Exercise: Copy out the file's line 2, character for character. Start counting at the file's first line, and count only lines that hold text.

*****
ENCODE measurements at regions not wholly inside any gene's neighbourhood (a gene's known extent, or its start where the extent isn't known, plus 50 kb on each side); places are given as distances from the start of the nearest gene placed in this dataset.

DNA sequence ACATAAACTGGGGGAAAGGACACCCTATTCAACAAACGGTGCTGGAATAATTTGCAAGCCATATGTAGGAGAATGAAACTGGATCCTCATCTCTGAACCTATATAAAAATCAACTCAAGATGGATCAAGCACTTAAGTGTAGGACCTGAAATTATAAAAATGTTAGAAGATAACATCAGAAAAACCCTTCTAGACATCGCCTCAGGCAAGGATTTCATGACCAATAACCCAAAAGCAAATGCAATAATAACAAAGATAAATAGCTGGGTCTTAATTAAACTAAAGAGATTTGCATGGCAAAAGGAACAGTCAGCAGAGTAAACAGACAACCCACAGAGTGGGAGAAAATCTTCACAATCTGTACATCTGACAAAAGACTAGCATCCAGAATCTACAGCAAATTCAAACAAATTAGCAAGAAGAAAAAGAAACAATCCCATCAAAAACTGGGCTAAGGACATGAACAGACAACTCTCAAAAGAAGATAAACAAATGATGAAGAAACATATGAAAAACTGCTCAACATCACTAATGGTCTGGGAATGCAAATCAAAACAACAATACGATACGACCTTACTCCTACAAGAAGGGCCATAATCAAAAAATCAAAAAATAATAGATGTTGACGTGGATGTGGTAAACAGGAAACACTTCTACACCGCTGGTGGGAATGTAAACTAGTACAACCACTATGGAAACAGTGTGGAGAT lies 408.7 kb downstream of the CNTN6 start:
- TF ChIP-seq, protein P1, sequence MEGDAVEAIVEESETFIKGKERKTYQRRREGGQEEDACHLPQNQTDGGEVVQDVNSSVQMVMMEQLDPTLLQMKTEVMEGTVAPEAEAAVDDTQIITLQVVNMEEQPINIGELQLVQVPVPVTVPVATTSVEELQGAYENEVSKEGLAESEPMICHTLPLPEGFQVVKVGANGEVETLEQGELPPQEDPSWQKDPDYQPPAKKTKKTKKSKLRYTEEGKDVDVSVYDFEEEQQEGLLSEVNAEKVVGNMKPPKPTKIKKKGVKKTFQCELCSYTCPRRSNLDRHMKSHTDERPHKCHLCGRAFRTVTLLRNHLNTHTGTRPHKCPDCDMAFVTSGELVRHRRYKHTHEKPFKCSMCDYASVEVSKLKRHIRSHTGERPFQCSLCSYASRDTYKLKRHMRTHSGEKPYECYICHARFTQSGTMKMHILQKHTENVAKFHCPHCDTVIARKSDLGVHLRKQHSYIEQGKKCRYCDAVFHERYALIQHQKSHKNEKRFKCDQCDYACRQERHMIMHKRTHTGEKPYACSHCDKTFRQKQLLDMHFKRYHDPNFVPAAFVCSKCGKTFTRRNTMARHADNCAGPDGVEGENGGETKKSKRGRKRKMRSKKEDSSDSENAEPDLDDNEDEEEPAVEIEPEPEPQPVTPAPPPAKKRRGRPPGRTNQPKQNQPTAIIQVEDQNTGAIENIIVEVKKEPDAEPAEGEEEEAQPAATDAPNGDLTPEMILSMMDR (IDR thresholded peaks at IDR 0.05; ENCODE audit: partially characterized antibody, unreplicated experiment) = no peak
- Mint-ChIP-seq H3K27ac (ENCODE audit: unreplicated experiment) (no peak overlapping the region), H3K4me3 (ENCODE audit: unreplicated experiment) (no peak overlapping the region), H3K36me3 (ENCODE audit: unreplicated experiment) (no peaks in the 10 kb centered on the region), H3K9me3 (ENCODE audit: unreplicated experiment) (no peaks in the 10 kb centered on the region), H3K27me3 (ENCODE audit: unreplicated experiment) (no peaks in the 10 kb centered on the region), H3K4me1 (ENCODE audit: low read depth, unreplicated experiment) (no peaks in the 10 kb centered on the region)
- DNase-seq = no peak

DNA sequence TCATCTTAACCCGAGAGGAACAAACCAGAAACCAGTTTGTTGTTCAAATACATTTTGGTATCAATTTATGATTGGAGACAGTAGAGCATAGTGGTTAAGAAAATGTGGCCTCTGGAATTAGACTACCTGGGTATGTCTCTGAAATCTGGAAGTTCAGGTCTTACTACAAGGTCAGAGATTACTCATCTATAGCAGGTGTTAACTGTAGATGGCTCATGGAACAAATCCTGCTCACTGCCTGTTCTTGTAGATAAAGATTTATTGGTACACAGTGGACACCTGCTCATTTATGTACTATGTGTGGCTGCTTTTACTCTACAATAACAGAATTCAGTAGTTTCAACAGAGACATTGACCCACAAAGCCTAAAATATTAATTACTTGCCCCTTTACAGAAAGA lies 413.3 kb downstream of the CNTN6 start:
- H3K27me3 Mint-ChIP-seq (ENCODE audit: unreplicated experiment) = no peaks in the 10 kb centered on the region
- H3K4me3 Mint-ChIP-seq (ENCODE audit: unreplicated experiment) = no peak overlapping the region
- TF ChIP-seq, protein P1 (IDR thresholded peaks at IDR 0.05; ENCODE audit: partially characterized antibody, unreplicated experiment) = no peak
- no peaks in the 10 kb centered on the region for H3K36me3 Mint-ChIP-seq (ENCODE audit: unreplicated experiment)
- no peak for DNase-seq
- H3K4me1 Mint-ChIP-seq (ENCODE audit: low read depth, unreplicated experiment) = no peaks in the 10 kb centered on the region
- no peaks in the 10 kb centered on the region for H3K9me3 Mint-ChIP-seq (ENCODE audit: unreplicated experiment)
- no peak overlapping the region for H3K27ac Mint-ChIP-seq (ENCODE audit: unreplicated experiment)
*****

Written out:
DNA sequence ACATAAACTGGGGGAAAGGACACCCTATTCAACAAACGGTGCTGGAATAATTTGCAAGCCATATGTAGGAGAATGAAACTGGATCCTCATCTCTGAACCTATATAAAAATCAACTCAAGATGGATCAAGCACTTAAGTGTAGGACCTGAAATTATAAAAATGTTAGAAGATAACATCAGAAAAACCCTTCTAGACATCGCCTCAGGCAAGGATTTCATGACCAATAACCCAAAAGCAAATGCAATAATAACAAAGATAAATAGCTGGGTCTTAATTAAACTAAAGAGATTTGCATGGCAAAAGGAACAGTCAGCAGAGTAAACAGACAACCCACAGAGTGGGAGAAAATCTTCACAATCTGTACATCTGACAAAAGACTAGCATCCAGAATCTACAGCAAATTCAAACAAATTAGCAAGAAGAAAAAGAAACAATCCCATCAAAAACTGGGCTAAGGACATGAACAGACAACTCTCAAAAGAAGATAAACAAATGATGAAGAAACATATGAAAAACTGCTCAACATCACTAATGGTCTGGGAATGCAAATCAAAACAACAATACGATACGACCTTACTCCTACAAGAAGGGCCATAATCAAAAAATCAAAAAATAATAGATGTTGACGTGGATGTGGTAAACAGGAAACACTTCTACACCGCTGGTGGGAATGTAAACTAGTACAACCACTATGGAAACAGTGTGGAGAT lies 408.7 kb downstream of the CNTN6 start: